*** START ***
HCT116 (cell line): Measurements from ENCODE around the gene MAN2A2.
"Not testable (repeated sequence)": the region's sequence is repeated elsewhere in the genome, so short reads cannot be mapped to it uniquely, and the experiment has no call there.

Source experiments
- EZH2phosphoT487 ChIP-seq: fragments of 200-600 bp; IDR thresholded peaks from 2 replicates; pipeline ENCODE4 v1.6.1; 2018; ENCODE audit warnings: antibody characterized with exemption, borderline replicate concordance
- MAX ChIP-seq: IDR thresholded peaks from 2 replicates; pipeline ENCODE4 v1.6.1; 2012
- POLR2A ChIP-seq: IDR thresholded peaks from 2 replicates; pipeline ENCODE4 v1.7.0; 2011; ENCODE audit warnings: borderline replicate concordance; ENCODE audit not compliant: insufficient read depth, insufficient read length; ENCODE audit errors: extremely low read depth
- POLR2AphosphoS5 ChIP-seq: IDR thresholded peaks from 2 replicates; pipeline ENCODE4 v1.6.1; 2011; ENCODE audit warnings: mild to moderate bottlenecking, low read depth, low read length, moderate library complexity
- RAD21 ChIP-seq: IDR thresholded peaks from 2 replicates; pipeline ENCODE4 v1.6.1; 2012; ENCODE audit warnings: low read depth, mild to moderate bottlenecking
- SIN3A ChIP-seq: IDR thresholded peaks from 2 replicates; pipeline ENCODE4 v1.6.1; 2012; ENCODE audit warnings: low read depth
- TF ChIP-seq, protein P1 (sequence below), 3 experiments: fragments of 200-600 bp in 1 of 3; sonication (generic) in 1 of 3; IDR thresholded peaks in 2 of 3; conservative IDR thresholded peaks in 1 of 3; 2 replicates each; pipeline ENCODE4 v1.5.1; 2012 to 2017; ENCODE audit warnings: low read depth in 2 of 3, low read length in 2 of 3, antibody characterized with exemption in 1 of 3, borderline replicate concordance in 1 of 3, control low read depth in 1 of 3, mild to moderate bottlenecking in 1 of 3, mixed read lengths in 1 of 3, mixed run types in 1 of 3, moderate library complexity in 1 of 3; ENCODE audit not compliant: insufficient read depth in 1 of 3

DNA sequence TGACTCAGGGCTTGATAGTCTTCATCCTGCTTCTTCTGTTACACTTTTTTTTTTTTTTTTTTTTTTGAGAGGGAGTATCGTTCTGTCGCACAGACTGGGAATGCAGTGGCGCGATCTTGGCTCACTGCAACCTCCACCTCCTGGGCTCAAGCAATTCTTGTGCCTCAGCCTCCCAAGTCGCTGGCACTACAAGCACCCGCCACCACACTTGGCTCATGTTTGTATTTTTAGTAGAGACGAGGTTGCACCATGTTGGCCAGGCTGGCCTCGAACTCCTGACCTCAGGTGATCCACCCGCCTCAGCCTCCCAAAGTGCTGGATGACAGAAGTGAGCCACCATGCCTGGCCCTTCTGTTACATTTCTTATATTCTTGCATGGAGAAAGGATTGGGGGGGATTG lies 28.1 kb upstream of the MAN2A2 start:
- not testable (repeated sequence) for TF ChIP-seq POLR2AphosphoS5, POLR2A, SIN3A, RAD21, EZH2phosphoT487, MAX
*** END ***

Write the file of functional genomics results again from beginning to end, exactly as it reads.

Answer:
HCT116 (cell line): Measurements from ENCODE around the gene MAN2A2.
"Not testable (repeated sequence)": the region's sequence is repeated elsewhere in the genome, so short reads cannot be mapped to it uniquely, and the experiment has no call there.

Source experiments
- EZH2phosphoT487 ChIP-seq: fragments of 200-600 bp; IDR thresholded peaks from 2 replicates; pipeline ENCODE4 v1.6.1; 2018; ENCODE audit warnings: antibody characterized with exemption, borderline replicate concordance
- MAX ChIP-seq: IDR thresholded peaks from 2 replicates; pipeline ENCODE4 v1.6.1; 2012
- POLR2A ChIP-seq: IDR thresholded peaks from 2 replicates; pipeline ENCODE4 v1.7.0; 2011; ENCODE audit warnings: borderline replicate concordance; ENCODE audit not compliant: insufficient read depth, insufficient read length; ENCODE audit errors: extremely low read depth
- POLR2AphosphoS5 ChIP-seq: IDR thresholded peaks from 2 replicates; pipeline ENCODE4 v1.6.1; 2011; ENCODE audit warnings: mild to moderate bottlenecking, low read depth, low read length, moderate library complexity
- RAD21 ChIP-seq: IDR thresholded peaks from 2 replicates; pipeline ENCODE4 v1.6.1; 2012; ENCODE audit warnings: low read depth, mild to moderate bottlenecking
- SIN3A ChIP-seq: IDR thresholded peaks from 2 replicates; pipeline ENCODE4 v1.6.1; 2012; ENCODE audit warnings: low read depth
- TF ChIP-seq, protein P1 (sequence below), 3 experiments: fragments of 200-600 bp in 1 of 3; sonication (generic) in 1 of 3; IDR thresholded peaks in 2 of 3; conservative IDR thresholded peaks in 1 of 3; 2 replicates each; pipeline ENCODE4 v1.5.1; 2012 to 2017; ENCODE audit warnings: low read depth in 2 of 3, low read length in 2 of 3, antibody characterized with exemption in 1 of 3, borderline replicate concordance in 1 of 3, control low read depth in 1 of 3, mild to moderate bottlenecking in 1 of 3, mixed read lengths in 1 of 3, mixed run types in 1 of 3, moderate library complexity in 1 of 3; ENCODE audit not compliant: insufficient read depth in 1 of 3

DNA sequence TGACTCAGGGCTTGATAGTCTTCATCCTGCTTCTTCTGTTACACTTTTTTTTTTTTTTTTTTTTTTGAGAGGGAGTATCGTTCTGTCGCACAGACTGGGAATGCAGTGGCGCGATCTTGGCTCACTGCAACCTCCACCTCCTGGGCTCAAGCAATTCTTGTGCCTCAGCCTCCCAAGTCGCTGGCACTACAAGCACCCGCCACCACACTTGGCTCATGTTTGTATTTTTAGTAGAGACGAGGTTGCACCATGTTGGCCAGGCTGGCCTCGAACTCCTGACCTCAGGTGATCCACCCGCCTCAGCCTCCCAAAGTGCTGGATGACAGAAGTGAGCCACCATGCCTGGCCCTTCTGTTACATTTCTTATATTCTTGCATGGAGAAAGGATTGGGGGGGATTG lies 28.1 kb upstream of the MAN2A2 start:
- not testable (repeated sequence) for TF ChIP-seq POLR2AphosphoS5, POLR2A, SIN3A, RAD21, EZH2phosphoT487, MAX